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Integrated assessment and projection of land-use/cover change in the southern Yucatán peninsular region of Mexico

Steven M. Manson

This research develops a scenario-driven integrated model to project trends of tropical deforestation and cultivation and their effect on biotic diversity and carbon sequestration in the southern Yucatán peninsular region of Mexico. The research is conducted as an integrated assessment: it is policy relevant and addresses the complex interactions among socioeconomic and biophysical systems. It draws together several bodies of theory by considering land-use/cover change the result of land manager decision making in the context of the biophysical environment and socioeconomic institutions. This conceptual focus is formed as an agent-based dynamic spatial simulation that 1) examines several models of individual decision making subject to environmental and socioeconomic constraints and 2) allows policy makers to evaluate the effects of alternative land-use and institutional strategies. The model is calibrated and validated with household surveys, archival research, and spatial data including aerial photography, satellite imagery and geographic information system maps of land-use/cover and biophysical characteristics. The proposed research addresses three themes typically underexplored by current deforestation and integrated assessment models: 1) the distinct temporal and spatial patterns of deforestation and cultivation; 2) the complexity of, and relationships among, socioeconomic and environmental factors and 3) the value of information and the role of uncertainty.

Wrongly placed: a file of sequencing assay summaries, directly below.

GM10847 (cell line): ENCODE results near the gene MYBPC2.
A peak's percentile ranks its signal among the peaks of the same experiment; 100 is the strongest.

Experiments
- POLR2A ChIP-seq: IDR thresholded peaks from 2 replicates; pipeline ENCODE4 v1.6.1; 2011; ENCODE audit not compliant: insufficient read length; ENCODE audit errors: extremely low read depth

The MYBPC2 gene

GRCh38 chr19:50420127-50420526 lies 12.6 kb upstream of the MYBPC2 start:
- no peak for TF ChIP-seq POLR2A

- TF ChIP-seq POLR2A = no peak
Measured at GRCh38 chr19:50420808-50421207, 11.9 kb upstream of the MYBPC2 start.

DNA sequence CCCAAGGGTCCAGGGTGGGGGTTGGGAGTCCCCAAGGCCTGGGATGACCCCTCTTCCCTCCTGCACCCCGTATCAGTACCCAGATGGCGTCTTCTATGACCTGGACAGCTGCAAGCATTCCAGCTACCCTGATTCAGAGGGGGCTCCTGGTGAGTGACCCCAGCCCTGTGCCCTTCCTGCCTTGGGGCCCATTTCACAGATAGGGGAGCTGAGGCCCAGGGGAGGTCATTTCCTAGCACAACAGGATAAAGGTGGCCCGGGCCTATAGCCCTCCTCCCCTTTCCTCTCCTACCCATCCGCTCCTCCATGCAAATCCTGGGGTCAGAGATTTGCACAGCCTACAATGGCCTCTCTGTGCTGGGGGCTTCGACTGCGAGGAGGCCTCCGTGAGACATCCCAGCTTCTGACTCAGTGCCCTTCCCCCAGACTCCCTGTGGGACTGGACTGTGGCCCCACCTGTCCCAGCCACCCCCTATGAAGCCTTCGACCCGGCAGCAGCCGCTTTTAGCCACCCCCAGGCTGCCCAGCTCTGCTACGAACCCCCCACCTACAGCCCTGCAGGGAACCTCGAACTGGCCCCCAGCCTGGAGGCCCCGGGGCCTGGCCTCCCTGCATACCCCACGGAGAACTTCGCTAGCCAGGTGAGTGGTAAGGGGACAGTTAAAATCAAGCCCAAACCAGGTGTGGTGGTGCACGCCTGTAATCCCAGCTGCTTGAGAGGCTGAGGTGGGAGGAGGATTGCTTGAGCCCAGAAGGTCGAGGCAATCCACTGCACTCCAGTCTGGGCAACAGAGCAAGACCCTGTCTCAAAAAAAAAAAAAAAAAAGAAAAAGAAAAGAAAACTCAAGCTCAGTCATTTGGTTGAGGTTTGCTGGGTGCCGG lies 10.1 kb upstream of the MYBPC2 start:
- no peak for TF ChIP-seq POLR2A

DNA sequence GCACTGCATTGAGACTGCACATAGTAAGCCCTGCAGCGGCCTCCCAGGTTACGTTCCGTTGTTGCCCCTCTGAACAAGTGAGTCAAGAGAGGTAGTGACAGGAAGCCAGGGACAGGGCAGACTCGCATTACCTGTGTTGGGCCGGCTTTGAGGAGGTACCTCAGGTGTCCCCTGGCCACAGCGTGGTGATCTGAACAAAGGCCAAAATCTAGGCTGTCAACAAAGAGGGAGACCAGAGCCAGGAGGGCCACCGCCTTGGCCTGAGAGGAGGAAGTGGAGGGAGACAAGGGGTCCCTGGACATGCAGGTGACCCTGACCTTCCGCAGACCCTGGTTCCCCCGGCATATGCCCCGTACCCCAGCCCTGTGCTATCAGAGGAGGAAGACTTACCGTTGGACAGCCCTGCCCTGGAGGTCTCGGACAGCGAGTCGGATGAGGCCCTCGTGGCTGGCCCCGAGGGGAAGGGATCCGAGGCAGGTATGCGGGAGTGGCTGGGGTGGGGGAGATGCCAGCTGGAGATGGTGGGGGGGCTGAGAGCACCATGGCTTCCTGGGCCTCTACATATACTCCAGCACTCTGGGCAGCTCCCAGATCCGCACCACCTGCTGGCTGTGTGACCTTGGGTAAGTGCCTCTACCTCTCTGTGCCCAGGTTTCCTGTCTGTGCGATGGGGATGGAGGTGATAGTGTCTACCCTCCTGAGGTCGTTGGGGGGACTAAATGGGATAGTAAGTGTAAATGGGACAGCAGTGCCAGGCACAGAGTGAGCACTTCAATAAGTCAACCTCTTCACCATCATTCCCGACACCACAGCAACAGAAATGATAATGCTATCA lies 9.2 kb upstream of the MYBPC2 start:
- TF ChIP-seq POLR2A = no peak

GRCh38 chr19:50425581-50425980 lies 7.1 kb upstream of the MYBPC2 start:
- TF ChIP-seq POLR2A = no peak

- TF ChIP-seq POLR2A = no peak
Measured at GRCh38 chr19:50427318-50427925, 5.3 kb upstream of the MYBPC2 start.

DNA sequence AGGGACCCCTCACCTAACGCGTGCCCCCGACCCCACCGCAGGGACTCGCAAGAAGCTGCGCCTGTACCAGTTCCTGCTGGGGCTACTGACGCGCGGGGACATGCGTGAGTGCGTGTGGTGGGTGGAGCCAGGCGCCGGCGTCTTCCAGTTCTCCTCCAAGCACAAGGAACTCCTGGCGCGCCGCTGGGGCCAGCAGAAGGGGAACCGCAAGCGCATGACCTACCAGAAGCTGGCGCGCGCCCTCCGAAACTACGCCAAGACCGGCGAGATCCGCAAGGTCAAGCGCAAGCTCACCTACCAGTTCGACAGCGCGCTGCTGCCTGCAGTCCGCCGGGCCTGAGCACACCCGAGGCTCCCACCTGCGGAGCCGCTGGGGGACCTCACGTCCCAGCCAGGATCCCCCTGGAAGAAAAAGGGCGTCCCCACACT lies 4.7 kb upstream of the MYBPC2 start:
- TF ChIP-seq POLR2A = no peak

Copyright 2000 Graduate School of Geography, Clark University